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The Buddhist deity Green Tara
Place of Origin: Tibet
Date: 1700-1800
Object Name: Thangka
Materials: Ink and colors on cotton
Dimensions: H. 31 1/4 in x W. 20 1/2 in, H. 79.4 cm x W. 52.1 cm (image); H. 59 in x W. 35 1/2 in, H. 149.9 cm x W. 90.2 cm (overall)
Credit Line: The Avery Brundage Collection
Department: Himalayan Art
Collection: Painting
Object Number: B60D18+
On Display: Yes
Location: Gallery 12

Description

Label:

Green Tara is a deity so active and decisive that her demeanor verges on ferocity. Since she helps worshipers to overcome otherwise intractable obstacles, Green Tara is widely venerated for her ability to accomplish goals. Moreover, she protects her followers from all that threatens life, health, prosperity, and peace of mind. In the center of this painting Green Tara sits on a moon disk above a lotus pedestal. She, surrounded by many smaller manifestations of Tara, sits in the posture of ease with one foot pendent. In her left hand she holds a lotus, which symbolizes compassion, and her right hand is lowered in the gift-granting gesture.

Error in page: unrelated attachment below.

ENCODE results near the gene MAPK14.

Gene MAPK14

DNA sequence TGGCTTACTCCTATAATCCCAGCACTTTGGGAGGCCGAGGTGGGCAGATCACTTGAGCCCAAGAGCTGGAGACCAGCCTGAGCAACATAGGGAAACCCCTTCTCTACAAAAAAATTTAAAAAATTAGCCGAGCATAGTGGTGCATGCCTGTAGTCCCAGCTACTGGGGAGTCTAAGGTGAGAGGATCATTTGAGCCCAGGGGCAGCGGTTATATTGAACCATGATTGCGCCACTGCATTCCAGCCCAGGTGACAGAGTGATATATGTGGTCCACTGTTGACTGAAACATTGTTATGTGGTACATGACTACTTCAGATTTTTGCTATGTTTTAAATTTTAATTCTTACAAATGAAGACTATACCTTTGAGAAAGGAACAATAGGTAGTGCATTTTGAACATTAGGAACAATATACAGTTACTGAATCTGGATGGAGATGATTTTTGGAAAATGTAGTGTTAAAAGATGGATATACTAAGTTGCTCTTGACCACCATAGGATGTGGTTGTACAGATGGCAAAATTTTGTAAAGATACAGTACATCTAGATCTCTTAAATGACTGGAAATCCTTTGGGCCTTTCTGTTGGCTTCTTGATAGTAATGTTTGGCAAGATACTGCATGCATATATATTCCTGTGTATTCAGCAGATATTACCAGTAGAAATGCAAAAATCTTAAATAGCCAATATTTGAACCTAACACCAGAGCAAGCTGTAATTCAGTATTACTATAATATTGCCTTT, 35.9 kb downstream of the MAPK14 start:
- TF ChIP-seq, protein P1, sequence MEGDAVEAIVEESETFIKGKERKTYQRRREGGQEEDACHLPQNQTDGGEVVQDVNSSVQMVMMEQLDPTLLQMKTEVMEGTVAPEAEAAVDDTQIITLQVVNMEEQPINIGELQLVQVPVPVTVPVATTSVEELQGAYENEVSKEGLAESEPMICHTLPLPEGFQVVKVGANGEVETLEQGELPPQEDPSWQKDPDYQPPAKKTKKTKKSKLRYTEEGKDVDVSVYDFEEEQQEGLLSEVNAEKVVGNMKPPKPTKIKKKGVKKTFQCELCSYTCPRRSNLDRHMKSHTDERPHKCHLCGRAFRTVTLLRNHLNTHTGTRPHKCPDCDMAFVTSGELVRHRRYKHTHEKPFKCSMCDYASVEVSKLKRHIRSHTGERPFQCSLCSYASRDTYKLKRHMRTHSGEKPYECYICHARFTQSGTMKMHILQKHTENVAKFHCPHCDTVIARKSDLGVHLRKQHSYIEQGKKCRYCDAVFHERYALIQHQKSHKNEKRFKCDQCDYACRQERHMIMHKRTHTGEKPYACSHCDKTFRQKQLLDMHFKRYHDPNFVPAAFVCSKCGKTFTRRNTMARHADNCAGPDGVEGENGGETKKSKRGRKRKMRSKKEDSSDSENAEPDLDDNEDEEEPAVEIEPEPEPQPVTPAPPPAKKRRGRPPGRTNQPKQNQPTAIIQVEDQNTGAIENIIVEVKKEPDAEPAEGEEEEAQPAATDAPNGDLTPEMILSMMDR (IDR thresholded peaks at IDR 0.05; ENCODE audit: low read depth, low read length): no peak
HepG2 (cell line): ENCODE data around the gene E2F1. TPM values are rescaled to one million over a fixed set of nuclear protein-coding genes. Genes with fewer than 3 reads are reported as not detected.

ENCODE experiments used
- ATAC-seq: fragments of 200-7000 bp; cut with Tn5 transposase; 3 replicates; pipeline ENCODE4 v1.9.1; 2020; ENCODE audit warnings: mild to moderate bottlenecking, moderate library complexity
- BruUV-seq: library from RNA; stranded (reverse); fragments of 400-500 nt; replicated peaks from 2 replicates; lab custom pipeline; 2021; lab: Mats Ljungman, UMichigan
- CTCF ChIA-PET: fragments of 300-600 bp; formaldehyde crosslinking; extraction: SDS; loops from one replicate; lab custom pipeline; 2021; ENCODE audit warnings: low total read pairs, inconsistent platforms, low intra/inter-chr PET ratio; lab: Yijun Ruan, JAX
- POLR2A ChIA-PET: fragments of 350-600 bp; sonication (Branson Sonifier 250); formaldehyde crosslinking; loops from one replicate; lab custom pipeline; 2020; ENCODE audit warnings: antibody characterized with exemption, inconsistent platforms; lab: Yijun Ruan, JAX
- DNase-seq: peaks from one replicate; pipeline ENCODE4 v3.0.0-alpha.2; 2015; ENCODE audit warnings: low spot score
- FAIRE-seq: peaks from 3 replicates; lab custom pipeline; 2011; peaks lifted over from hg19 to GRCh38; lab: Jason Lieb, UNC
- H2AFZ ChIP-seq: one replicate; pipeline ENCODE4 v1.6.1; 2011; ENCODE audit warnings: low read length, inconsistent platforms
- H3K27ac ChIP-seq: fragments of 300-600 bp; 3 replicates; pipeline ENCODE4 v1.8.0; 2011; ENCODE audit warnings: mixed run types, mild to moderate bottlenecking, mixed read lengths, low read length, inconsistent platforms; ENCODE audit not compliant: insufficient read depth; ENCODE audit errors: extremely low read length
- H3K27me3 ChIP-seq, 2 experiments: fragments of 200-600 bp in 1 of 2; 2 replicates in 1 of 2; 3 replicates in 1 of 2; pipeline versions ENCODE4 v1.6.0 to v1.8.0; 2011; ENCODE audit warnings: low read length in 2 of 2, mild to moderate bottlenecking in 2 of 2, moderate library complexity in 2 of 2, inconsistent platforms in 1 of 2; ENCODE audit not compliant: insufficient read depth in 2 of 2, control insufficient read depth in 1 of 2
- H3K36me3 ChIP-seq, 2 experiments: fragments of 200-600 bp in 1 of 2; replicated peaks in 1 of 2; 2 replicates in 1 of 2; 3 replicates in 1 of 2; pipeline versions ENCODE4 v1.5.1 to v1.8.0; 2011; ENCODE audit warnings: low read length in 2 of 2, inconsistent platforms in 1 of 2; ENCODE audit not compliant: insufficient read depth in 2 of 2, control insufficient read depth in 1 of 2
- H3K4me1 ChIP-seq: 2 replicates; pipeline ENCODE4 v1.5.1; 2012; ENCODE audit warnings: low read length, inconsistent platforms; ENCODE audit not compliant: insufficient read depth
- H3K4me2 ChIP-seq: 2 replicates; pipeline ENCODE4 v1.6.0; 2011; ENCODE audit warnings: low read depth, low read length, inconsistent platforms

Tsongkhapa, founder of the Gelug Order of Tibetan Buddhism, presides over the entire scene from above. He is surrounded by eight figures whose legs, folded in the meditative pose, identify them as bodhisattvas. The guardian kings of the four directions are shown at bottom, while the deities Black and Red Mahakala flank them.


Label:

Green Tara is a deity so active and decisive that her demeanor verges on ferocity. Since she helps worshipers to overcome otherwise intractable obstacles, Green Tara is widely venerated for her ability to accomplish goals. Moreover, she protects her followers from all that threatens life, health, prosperity, and peace of mind. In the center of this painting Green Tara sits on a moon disk above a lotus pedestal. She, surrounded by many smaller manifestations of Tara, sits in the posture of ease with one foot pendent. In her left hand she holds a lotus, which symbolizes compassion, and her right hand is lowered in the gift-granting gesture.

Tsongkhapa, founder of the Gelug Order of Tibetan Buddhism, presides over the entire scene from above. He is surrounded by eight figures whose legs, folded in the meditative pose, identify them as bodhisattvas. The guardian kings of the four directions are shown at bottom, while the deities Black and Red Mahakala flank them.